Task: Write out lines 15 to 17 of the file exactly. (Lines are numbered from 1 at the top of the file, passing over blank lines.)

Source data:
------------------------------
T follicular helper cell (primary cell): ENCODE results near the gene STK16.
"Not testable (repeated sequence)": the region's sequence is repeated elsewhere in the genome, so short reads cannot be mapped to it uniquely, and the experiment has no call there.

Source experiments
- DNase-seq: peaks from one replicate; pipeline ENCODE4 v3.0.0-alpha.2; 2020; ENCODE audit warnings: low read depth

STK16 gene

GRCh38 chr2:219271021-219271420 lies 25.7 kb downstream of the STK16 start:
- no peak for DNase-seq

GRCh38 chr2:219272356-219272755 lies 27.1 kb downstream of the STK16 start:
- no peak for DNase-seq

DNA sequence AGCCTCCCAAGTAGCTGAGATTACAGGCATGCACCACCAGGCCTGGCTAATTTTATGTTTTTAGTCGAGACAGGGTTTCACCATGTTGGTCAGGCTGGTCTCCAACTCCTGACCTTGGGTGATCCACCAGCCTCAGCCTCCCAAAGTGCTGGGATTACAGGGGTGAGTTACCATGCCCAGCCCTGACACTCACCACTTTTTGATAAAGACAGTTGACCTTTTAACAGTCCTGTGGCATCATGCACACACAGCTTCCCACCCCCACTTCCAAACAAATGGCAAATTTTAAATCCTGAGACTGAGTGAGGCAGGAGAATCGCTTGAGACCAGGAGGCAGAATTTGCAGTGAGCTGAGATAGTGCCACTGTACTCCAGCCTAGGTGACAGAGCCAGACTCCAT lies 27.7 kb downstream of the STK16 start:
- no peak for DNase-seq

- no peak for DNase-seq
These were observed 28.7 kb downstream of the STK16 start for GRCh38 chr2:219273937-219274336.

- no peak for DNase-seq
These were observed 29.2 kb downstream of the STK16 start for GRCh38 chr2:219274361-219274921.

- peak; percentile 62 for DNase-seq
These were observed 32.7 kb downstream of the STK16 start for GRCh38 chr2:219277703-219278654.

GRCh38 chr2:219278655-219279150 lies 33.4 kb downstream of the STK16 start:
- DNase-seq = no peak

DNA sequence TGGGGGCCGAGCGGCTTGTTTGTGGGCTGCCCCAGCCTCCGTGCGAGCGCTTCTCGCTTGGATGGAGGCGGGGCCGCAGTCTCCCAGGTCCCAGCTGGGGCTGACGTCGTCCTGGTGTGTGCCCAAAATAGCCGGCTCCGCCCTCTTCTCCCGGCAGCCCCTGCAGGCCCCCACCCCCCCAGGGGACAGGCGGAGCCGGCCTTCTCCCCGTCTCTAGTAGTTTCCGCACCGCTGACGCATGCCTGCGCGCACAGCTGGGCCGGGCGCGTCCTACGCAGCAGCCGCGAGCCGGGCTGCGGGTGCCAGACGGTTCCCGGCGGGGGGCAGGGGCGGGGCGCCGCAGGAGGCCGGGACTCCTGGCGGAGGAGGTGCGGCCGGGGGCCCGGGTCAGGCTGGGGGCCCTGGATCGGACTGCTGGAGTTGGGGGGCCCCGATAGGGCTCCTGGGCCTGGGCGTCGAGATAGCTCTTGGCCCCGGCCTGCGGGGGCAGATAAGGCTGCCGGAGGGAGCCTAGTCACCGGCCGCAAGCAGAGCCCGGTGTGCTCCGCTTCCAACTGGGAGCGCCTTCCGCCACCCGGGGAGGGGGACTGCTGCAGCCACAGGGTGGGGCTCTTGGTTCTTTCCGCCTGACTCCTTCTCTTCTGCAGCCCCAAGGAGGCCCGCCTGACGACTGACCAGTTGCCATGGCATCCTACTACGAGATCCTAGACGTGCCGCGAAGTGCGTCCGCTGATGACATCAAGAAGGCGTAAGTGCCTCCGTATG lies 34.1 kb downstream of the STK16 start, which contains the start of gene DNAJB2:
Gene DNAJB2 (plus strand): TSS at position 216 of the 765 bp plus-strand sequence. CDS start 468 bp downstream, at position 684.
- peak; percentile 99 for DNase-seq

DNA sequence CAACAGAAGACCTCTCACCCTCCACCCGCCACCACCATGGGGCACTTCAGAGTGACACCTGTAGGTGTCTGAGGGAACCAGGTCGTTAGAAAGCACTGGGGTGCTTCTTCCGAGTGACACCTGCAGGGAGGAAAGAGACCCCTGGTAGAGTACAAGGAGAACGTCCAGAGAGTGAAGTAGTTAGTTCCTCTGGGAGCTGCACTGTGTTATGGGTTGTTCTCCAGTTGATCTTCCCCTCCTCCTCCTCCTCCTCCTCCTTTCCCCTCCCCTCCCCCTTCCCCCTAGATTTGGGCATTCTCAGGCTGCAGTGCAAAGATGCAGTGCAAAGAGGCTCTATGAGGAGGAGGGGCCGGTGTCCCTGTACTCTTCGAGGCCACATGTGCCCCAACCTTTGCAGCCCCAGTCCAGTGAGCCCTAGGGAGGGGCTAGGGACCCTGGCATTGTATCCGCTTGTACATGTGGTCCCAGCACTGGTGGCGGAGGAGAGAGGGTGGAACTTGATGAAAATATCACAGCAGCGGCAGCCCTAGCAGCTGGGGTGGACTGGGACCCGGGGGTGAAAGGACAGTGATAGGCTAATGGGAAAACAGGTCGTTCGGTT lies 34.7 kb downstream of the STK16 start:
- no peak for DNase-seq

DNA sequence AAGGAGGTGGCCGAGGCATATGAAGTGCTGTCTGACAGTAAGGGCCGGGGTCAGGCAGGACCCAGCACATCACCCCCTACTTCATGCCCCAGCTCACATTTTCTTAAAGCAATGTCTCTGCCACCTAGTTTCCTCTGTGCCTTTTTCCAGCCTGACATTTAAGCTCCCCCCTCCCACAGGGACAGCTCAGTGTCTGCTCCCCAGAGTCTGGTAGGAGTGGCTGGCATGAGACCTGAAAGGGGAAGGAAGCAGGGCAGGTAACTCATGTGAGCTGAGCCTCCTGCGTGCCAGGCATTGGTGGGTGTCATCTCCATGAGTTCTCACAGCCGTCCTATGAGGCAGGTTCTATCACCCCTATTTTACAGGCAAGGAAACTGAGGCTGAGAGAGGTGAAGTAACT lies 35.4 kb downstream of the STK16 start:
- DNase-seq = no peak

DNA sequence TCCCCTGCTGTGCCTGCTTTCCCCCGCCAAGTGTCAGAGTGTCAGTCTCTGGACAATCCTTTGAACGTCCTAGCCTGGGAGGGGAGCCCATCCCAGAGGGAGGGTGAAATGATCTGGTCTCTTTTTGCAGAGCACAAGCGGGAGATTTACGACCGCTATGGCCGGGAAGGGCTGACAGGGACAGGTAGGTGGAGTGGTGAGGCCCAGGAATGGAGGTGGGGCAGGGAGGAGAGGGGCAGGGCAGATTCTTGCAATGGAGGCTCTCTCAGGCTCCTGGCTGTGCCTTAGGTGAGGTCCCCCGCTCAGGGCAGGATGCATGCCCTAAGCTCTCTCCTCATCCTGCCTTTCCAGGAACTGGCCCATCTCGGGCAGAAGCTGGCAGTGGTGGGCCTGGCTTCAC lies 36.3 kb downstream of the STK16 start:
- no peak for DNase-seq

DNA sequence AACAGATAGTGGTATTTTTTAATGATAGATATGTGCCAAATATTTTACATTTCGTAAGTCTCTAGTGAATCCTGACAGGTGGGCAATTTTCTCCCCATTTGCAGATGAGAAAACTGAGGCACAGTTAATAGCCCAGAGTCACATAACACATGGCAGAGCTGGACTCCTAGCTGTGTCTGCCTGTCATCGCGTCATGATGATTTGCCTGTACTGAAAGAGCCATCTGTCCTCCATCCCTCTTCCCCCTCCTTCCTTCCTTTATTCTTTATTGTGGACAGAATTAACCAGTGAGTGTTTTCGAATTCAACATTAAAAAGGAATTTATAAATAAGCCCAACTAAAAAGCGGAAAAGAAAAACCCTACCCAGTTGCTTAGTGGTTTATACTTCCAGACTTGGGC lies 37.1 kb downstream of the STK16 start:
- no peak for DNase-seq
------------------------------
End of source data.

These were observed 29.2 kb downstream of the STK16 start for GRCh38 chr2:219274361-219274921.

- peak; percentile 62 for DNase-seq
These were observed 32.7 kb downstream of the STK16 start for GRCh38 chr2:219277703-219278654.